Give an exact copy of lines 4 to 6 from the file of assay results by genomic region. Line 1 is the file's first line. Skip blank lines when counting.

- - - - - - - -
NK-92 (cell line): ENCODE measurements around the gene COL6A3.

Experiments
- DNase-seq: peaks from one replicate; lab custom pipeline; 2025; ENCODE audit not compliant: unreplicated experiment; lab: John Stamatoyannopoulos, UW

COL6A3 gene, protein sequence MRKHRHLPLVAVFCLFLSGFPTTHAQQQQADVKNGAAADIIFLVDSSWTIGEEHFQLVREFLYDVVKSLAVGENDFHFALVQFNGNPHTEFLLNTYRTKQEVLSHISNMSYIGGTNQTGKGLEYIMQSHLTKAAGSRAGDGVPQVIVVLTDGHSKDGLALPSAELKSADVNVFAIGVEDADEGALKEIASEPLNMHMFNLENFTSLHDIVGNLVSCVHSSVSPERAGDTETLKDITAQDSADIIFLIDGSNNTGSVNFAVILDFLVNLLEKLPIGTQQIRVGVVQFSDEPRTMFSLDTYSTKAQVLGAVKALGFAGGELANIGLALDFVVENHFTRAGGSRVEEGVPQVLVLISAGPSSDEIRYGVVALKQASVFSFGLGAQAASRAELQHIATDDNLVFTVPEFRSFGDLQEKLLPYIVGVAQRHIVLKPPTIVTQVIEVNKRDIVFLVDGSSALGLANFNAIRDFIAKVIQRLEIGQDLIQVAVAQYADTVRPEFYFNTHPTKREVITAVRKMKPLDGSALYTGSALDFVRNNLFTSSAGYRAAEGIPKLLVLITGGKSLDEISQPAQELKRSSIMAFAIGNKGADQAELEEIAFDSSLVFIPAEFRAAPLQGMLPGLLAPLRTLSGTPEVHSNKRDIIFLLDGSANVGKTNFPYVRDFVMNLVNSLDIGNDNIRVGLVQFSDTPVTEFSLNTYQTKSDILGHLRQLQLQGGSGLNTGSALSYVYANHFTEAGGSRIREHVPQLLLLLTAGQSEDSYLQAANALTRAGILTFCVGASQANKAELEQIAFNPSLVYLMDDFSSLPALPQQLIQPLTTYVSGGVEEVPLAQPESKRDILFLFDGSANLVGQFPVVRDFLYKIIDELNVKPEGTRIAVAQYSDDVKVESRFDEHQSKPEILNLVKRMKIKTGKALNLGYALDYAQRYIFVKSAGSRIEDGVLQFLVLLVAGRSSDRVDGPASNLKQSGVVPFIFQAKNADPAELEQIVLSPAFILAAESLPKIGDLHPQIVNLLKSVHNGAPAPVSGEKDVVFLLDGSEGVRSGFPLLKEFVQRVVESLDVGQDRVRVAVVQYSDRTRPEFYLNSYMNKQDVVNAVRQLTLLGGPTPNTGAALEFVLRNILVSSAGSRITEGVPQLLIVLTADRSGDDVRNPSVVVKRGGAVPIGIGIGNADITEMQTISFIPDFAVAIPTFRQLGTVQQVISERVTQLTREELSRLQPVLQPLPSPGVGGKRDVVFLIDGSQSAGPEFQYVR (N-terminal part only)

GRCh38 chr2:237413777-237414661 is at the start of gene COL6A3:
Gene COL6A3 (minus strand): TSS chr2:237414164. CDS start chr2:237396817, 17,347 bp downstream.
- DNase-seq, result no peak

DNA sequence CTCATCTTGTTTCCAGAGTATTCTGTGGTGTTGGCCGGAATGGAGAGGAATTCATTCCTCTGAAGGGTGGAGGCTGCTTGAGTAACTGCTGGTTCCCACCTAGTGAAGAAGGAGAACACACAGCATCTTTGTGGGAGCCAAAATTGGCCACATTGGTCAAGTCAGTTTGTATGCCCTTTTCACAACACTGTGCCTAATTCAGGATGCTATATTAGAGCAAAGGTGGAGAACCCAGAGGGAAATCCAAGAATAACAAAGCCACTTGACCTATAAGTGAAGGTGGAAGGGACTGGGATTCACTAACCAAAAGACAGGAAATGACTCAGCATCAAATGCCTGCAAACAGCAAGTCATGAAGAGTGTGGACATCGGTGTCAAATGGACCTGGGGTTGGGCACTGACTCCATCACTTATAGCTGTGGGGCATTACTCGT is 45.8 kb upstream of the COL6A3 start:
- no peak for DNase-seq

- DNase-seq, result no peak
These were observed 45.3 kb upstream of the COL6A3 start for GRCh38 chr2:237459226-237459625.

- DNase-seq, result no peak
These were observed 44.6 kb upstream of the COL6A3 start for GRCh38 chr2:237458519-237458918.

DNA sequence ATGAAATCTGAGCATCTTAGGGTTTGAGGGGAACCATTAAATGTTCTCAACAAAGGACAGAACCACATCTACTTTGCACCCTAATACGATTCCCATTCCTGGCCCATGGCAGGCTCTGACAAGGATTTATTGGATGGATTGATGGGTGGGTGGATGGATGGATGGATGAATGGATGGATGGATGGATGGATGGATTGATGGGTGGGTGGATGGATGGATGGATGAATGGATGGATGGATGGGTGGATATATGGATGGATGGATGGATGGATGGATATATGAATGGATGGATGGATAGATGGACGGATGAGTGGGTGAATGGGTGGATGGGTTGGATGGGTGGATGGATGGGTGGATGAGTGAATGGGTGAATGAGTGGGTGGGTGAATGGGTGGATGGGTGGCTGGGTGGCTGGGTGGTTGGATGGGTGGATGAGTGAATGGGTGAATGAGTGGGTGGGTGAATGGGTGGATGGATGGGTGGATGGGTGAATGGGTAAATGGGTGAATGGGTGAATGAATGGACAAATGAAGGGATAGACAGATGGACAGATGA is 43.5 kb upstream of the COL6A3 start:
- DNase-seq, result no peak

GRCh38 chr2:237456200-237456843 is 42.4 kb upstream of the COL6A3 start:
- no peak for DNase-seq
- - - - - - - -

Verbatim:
COL6A3 gene, protein sequence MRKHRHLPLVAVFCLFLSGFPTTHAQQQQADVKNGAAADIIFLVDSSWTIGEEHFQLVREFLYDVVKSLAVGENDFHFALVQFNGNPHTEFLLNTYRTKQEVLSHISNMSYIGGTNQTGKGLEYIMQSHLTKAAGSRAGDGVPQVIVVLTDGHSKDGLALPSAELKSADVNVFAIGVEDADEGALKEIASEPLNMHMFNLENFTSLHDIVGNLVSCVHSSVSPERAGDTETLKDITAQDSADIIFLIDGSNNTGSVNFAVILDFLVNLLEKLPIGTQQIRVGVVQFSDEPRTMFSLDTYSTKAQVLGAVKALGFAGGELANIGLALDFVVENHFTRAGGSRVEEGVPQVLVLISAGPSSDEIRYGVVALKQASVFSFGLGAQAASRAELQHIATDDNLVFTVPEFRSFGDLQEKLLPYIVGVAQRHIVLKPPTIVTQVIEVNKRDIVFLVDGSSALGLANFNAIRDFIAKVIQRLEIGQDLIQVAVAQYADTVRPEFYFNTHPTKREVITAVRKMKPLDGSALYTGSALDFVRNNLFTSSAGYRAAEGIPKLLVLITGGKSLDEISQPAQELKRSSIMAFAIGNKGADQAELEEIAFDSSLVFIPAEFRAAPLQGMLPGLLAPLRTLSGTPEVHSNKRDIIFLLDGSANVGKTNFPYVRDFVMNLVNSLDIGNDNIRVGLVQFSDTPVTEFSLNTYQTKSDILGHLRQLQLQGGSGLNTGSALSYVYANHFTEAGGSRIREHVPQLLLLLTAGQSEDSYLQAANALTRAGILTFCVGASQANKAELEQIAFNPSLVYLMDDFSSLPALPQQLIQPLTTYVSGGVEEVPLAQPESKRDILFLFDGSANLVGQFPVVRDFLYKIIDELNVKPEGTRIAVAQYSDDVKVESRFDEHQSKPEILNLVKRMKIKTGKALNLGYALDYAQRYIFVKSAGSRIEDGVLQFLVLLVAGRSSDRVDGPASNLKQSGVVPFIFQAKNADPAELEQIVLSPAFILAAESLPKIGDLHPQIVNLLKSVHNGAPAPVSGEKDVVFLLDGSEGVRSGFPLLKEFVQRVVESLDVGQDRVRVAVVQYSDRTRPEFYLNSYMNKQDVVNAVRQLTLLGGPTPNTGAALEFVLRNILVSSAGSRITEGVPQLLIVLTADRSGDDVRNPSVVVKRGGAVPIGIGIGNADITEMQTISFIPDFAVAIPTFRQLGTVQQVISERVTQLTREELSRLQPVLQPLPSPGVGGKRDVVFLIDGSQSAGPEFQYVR (N-terminal part only)

GRCh38 chr2:237413777-237414661 is at the start of gene COL6A3:
Gene COL6A3 (minus strand): TSS chr2:237414164. CDS start chr2:237396817, 17,347 bp downstream.